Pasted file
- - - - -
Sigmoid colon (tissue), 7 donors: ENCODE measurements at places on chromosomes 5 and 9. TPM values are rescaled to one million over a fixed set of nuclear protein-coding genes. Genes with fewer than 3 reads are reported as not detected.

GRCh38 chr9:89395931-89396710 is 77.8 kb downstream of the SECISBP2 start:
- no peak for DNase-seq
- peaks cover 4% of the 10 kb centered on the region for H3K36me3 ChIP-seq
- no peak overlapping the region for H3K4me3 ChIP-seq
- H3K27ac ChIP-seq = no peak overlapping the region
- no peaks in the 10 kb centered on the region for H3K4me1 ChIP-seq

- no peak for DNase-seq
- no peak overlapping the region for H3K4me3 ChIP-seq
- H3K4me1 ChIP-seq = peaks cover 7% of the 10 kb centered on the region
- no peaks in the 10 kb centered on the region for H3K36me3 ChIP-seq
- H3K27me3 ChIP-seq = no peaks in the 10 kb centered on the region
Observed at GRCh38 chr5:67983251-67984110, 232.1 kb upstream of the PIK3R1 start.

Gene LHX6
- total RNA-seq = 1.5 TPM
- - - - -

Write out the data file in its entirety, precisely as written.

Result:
Sigmoid colon (tissue), 7 donors: ENCODE measurements at places on chromosomes 5 and 9. TPM values are rescaled to one million over a fixed set of nuclear protein-coding genes. Genes with fewer than 3 reads are reported as not detected.

GRCh38 chr9:89395931-89396710 is 77.8 kb downstream of the SECISBP2 start:
- no peak for DNase-seq
- peaks cover 4% of the 10 kb centered on the region for H3K36me3 ChIP-seq
- no peak overlapping the region for H3K4me3 ChIP-seq
- H3K27ac ChIP-seq = no peak overlapping the region
- no peaks in the 10 kb centered on the region for H3K4me1 ChIP-seq

- no peak for DNase-seq
- no peak overlapping the region for H3K4me3 ChIP-seq
- H3K4me1 ChIP-seq = peaks cover 7% of the 10 kb centered on the region
- no peaks in the 10 kb centered on the region for H3K36me3 ChIP-seq
- H3K27me3 ChIP-seq = no peaks in the 10 kb centered on the region
Observed at GRCh38 chr5:67983251-67984110, 232.1 kb upstream of the PIK3R1 start.

Gene LHX6
- total RNA-seq = 1.5 TPM